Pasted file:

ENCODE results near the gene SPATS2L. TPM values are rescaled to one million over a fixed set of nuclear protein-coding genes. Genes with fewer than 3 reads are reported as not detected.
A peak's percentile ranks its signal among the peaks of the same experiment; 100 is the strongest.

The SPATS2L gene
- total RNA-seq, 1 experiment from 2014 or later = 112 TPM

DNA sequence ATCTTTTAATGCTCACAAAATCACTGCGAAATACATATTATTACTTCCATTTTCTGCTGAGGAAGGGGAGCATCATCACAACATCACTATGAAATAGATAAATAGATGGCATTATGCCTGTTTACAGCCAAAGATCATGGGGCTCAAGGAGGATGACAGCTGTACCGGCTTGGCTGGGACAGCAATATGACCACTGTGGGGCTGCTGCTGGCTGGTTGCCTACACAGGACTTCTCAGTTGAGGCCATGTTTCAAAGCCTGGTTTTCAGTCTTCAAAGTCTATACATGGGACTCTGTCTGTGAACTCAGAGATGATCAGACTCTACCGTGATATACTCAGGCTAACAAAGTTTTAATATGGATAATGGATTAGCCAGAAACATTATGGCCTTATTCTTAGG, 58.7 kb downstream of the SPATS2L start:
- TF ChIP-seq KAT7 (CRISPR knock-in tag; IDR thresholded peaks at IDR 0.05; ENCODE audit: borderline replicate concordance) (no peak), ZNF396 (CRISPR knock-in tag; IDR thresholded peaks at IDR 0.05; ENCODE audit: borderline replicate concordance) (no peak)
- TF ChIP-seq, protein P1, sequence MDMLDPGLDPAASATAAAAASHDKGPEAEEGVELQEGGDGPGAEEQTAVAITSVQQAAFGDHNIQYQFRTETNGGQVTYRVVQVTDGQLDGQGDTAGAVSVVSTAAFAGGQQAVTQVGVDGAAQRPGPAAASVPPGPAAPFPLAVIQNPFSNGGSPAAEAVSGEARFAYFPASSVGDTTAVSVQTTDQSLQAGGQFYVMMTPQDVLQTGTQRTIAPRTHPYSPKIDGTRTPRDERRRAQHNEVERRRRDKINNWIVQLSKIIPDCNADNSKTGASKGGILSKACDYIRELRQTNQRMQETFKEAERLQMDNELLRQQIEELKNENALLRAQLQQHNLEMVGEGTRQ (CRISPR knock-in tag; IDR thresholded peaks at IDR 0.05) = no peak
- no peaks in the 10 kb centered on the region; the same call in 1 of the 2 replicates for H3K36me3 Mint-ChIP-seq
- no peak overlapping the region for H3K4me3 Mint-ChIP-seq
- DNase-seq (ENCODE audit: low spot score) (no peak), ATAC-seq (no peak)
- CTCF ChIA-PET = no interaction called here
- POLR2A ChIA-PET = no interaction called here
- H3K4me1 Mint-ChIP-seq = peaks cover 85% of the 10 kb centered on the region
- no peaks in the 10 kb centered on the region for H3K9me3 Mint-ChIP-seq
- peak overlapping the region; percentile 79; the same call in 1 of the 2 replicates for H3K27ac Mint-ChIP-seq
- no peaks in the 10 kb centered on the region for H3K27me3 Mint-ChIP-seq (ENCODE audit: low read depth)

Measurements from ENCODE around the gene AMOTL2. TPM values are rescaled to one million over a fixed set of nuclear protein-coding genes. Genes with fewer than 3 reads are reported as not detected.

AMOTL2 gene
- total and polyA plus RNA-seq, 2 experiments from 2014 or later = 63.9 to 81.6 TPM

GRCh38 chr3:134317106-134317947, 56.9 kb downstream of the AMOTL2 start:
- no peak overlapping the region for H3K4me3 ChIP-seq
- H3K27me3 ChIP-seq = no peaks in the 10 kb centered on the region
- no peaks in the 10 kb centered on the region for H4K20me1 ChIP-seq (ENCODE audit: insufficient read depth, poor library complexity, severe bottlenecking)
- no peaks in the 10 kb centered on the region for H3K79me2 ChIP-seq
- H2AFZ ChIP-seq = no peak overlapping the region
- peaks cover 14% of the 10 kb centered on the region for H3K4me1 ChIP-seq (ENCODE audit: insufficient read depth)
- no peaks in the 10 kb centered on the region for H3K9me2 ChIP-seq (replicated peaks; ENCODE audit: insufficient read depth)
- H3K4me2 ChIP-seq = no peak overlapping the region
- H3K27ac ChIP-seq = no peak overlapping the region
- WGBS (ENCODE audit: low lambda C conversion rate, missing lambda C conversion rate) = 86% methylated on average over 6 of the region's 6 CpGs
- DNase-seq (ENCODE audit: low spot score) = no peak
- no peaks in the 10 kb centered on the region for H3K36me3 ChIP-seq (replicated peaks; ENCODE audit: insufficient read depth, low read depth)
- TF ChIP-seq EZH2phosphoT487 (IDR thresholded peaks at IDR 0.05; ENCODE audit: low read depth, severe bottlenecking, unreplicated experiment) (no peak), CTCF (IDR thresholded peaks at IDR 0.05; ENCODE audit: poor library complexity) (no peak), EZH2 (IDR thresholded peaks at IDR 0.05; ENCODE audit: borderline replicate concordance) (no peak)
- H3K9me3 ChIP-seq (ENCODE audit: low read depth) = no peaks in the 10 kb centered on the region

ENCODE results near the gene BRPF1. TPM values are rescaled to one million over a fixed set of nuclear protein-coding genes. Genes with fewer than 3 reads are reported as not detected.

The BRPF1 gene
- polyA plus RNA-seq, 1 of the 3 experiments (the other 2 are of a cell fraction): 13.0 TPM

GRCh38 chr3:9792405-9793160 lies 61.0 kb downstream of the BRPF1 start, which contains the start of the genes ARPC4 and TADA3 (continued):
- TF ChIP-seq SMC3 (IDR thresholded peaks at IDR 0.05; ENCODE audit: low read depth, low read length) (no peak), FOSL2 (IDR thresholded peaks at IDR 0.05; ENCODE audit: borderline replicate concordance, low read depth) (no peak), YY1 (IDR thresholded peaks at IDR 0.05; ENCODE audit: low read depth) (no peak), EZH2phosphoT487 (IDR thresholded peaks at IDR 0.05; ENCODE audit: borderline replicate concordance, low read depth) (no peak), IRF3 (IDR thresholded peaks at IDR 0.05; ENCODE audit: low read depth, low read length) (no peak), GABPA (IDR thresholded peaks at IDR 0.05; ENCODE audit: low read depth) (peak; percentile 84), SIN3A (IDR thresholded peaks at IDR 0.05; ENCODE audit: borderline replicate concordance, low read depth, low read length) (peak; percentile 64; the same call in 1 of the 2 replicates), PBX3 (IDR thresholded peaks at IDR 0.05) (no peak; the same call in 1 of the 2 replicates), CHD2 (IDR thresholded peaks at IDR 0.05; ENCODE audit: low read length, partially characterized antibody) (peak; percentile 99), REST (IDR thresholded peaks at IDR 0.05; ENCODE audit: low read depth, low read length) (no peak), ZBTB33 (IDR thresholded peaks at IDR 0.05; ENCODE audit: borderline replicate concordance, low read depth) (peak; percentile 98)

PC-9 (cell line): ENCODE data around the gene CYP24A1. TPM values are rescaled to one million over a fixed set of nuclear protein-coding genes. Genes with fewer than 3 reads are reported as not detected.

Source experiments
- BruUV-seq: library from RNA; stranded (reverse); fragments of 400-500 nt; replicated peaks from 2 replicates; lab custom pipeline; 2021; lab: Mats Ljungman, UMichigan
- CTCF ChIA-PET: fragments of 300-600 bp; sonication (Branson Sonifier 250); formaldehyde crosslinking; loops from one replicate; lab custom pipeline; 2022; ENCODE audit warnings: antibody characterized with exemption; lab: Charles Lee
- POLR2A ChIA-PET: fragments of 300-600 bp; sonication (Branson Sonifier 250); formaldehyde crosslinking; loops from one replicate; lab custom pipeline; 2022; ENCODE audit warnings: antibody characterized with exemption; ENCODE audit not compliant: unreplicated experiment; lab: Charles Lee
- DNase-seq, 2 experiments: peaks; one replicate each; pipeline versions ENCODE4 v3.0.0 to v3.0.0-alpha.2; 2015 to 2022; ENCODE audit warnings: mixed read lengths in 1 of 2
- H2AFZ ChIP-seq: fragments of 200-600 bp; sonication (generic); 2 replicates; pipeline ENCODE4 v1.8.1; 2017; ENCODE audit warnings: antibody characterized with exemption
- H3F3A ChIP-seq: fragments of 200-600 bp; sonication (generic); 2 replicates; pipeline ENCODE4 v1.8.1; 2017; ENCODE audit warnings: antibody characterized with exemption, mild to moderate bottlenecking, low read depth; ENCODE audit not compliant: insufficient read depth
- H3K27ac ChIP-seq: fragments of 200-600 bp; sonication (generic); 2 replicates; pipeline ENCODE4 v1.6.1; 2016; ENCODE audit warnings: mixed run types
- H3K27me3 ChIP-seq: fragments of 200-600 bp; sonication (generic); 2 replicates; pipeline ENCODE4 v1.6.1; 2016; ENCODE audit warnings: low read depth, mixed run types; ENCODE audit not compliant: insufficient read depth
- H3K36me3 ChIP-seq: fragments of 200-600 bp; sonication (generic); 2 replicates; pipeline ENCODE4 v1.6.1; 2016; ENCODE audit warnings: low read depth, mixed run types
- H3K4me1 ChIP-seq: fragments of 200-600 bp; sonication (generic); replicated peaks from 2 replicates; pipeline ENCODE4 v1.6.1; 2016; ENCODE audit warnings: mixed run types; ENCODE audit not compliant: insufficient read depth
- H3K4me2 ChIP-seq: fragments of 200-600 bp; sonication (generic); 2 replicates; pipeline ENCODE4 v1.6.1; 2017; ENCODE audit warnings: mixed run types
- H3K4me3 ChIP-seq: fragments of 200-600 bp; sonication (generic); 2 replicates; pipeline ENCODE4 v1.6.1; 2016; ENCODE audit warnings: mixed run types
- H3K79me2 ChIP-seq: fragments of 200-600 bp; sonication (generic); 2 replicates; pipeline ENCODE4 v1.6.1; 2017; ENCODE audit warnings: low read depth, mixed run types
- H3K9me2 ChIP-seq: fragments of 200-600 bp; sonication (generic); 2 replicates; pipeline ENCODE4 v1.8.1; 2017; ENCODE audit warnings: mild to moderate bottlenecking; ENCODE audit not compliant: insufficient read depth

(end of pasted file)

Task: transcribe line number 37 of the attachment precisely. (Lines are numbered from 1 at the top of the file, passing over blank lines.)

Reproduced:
- polyA plus RNA-seq, 1 of the 3 experiments (the other 2 are of a cell fraction): 13.0 TPM